A moment that changed lives

A moment that changed lives

Hyderabad-based Shobha Rani talks about what made her resign from her job and start a formal organisation for abandoned children

Spandana is a home for orphans, street children and youth in critical need of care in Hyderabad. The registered NGO was founded by a couple Shobha Rani and Uttam Kumar.

They came across a young mentally challenged girl, who was living on the roadside and seemingly abandoned. Disturbed by this, they decided to ask around to see if there was anyone caring for her, but no one claimed responsibility.

Unable to just walk away, Shobha and her husband decided to take her in and care for her themselves. After few weeks, they were able to place her in a proper home for mentally challenged children.

But this experience left them with a deep sense of responsibility for children who were completely abandoned and unable to take care of themselves.

Considering this work to be their life calling, Uttam and Shobha decided to resign from their careers and start a formal organisation for abandoned children, which they named "Spandana".

Narrating her story, she says, "In the year 2002, I was working for an organisation that serves the poor and needy children, with a job of rescuing children in distress and provide them with relief and rehabilitation services.

This incident motivated and led me and my husband to start our journey in the NGO sector. As the time passed by Ammulu (name given by us) became healthy and looked happy.

This incident made us think deeper and understand the plight of such vulnerable children who were at the mercy of adults for their physical, emotional and social needs.

We felt that something should be done for these children who are abandoned by their parents, unwanted by institutions and neglected by the society."

Shobha, 47-years-old has a master's degree in social work and Child Psychology, and Uttam holds a master's in commerce.

Together, they have been combining their skills and efforts to create the foundation of the Spandana Childrens' Home and responsibly provide all of the children of Spandana with direct parenting and care.

She shares, "One of our former child, will be completing her graduation this year.

12 children have got through their Intermediate with flying colours this year, the highest percentage of marks scored by one of our girls was 911; she studied at Eva Maire Vocational Junior College.

All of these children are looking forward to pursue their higher education which will be supported by our donors.

Just like any other parent would, our dream for all the children is to see them well settled in life and be happy and give back to the society.

Regarding the children she picks up she says, "When we started the programme in the year 2002, that is when we started the institutional services.

Knowing about our work some volunteers used to enroll children in our home. We also used to get enquiries from parents who lived under BPL and relatives of orphan children.

But after we registered our activity with the Government, we stopped taking in children directly.

We get the children with the orders from the Child Welfare Committee, which is the magisterial body under the JJ Act to send children to the homes.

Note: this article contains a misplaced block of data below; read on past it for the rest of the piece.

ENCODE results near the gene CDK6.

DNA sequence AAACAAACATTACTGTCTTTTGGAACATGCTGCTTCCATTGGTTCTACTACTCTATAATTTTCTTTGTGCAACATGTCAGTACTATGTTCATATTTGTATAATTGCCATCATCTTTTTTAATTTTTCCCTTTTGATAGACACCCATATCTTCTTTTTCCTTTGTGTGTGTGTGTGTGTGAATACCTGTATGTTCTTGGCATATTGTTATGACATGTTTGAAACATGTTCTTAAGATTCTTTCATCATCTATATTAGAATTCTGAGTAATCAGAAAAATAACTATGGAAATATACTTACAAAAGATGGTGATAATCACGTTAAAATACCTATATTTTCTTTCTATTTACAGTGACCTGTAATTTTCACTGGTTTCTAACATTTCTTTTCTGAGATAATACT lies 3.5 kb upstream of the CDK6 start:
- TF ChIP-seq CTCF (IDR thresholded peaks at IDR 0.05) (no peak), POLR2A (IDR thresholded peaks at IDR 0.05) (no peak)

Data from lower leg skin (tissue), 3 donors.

Most of the children that come to our home are also most needy and deprived of care and protection."

On asking about how she takes care of these children she says, "Once the girls are at Spandana home they are no more considered as abandoned.

As a matter of fact, our home is not a home for destitute, but it is a family comprising of parents and their children like any other normal family.

We insist on being thought about and addressed that way. Like any other parent thinks about the future of their offspring we too give careful thought to each and every child's future and we have a plan graphed out for each of them based on their skills and abilities.

Of those who passed intermediate, six of them are preparing themselves to become nurses and lab operators to serve the sick and poor.

Two of them are aspiring to become business entrepreneurs. We have made arrangements to send them to under graduation courses in their respective areas of interest. (Same is the case with boys, all the three who got through are aspiring to become engineers)."

Once these girls complete their graduation, Spandana plans to get them into suitable jobs and then mainstream them with the community.

"Inspite of all the hurdles we had to face financially and stigmatised at times for bringing up the children of the most needy, at times deserted by our own, we moved on unperturbed, as the stories and problems surrounding children who were victims of misfortune, abandoned and abused, were of paramount importance to us and gave us enough motivation to move on with our cause and belief in the goodness of the people and the society.

I should add that God has miraculously helped in our entire journey and is still doing so in enabling us to continue to realise the dreams and goals, of His own children through us.

Through my story I wish to tell the world that 'If you want to realise your dream and reach out to your goal you should move on with determination, patience, perseverance, sincerity and hard work and you will reach your destination with never having to look back again."

She shares future plans, "We want to see that all our children and many more that add to our family in the coming days are settled well in life, are well trained and are motivated to give back to the society.

Work vigorously on issues of domestic violence and child trafficking and expand our community outreach activities to other districts of Telangana state. (Very soon signing an MOU with the government on starting a Sakhi centre in Vikarabad district)."

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